There’s an article in yesterday’s NYTimes that is worth your time.
At first glance it is an interview of David Blume, the former publisher Amazon hired to run the Kindle Singles Store, but in reality there is a lot more information in the article than that.
If you still think of the Kindle Single as just a type of digital content, then read this:
It is also a small, in-house publishing brand — analogous to a grocery store that makes an in-house brand of salsa to compete with other manufacturers. Mr. Blum comes up with his own ideas or cherry-picks pieces from the more than 1,000 unsolicited manuscripts he receives each month. He then edits them and helps pick cover art.
Amazon is tricky, aren’t they? Not only are they turning a profit in a niche which they created (5m Kindle Singles sold since January 2011), they are also subtly undermining yet another aspect of the publisher/author relationship.
Amazon is using the Kindle Singles to disintermediate the book market and the publishing industry. That is much the same reason that Amazon launched KDP, but in the case of the Kindle Singles Amazon is coming closer to acting as a replacement for the publishers rather than a bypass around them.
Amazon isn’t alone in this niche. Byliner, Atavist, and other startups also sell novella length content (5,000 to 30,000 words), and you can even find some titles in other major ebookstores like Kobo and Nook. But the Kindle Single Store is the largest:
Publishers point out that the best-selling Kindle Singles, like “Second Son,” by the British thriller writer Lee Child, come through them and are also distributed across other Web sites that sell fiction of similar length, like Apple and Barnes & Noble.
However, more than 250,000 copies of “Second Son” were sold through Singles, by far the largest share of the market.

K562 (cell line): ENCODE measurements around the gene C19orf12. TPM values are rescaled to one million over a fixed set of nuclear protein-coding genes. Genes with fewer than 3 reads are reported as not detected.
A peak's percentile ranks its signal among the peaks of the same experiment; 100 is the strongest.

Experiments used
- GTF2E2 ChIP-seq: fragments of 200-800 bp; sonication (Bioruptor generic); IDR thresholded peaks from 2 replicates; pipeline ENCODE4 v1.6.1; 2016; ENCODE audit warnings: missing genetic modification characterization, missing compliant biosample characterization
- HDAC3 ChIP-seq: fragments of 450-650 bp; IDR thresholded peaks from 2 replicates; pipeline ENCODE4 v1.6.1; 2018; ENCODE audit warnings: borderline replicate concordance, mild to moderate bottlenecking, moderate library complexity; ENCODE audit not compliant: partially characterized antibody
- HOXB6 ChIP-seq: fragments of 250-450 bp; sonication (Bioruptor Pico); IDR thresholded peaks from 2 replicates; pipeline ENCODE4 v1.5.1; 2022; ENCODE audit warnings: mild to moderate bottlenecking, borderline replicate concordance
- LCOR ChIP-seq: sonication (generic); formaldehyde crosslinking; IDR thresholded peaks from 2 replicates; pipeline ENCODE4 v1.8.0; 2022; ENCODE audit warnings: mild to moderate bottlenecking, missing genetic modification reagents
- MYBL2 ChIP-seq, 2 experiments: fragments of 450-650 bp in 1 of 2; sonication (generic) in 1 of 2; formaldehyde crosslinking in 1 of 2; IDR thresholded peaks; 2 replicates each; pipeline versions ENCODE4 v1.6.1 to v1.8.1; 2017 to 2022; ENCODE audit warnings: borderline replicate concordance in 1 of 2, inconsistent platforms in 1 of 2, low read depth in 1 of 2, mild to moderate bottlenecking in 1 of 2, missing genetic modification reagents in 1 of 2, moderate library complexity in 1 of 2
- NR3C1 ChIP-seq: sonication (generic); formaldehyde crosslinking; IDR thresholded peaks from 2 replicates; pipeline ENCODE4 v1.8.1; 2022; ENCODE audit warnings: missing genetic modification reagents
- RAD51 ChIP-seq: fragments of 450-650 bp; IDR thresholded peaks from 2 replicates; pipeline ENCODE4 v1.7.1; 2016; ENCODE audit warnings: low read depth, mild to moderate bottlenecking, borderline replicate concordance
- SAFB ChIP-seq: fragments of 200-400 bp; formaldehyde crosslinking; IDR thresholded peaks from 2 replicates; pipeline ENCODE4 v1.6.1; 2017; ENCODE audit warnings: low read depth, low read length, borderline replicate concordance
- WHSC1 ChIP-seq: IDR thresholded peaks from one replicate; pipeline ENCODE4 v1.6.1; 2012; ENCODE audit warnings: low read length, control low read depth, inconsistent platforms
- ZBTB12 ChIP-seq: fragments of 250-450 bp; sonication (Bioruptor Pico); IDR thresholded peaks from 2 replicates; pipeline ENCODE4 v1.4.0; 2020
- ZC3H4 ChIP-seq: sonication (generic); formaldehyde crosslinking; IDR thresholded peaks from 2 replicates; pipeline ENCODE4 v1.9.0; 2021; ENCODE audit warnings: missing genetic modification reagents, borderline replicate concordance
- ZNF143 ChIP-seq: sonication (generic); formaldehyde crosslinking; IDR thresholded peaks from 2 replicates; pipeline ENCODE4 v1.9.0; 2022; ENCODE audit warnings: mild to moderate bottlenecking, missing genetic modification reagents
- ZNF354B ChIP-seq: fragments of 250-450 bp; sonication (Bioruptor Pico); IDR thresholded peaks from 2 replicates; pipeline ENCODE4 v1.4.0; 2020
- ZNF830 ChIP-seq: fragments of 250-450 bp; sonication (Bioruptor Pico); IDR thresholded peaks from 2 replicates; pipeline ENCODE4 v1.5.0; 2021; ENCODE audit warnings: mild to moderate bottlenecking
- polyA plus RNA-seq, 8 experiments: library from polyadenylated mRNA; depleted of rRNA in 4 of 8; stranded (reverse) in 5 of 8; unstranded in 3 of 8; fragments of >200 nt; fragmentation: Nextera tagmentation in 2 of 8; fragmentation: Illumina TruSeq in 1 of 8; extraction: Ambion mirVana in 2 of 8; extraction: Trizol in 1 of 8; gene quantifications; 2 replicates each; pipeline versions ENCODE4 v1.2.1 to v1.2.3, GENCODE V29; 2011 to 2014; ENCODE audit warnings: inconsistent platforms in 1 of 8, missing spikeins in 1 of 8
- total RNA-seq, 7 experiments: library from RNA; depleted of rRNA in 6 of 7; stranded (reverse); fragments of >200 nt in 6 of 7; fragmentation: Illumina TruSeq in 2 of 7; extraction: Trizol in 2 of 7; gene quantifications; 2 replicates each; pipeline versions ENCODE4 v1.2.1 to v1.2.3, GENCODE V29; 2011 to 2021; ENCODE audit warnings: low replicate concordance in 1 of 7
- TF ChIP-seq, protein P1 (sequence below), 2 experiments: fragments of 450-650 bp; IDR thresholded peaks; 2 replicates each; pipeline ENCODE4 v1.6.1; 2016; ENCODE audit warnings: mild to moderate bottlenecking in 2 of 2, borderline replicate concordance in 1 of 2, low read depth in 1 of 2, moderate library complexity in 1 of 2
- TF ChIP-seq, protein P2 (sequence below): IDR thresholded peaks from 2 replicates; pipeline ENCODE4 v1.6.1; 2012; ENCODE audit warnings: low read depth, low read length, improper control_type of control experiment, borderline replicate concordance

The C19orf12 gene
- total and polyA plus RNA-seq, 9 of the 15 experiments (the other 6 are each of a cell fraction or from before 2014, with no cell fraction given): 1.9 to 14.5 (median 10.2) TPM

Amazon wasn’t even the first to sell novella-length content; that title goes to the now defunct Fictionwise. This ebookstore was enabling authors to sell short works in multiple DRM-free formats since at least 2005.
But as much as I admire Fictionwise for being first, they did little to curate the titles they sold, and they required a minimum number of titles from each author. Fictionwise also didn’t pay all that much by today’s standards (35%), but then again no one was paying anymore for ebooks st that time.
All in all, Fictionwise was running a rough and ready version of the Kindle Single Store long before Amazon conceived of the idea. It’s a pity that B&N never realized what they had, otherwise we might be talking about Nook Singles today.
That’s really not such a ridiculous idea. After all, B&N does still own Sterling Publishing, so they could have borrowed some editorial talent without even going out of house. But the real reason we’re not talking about Nook Singles today is that I don’t think B&N ever wanted or even felt that they needed to disrupt publishing and that they were too beholden to the legacy publishers. Amazon was and is thoroughly hated by the publishing industry, so they had nothing to lose.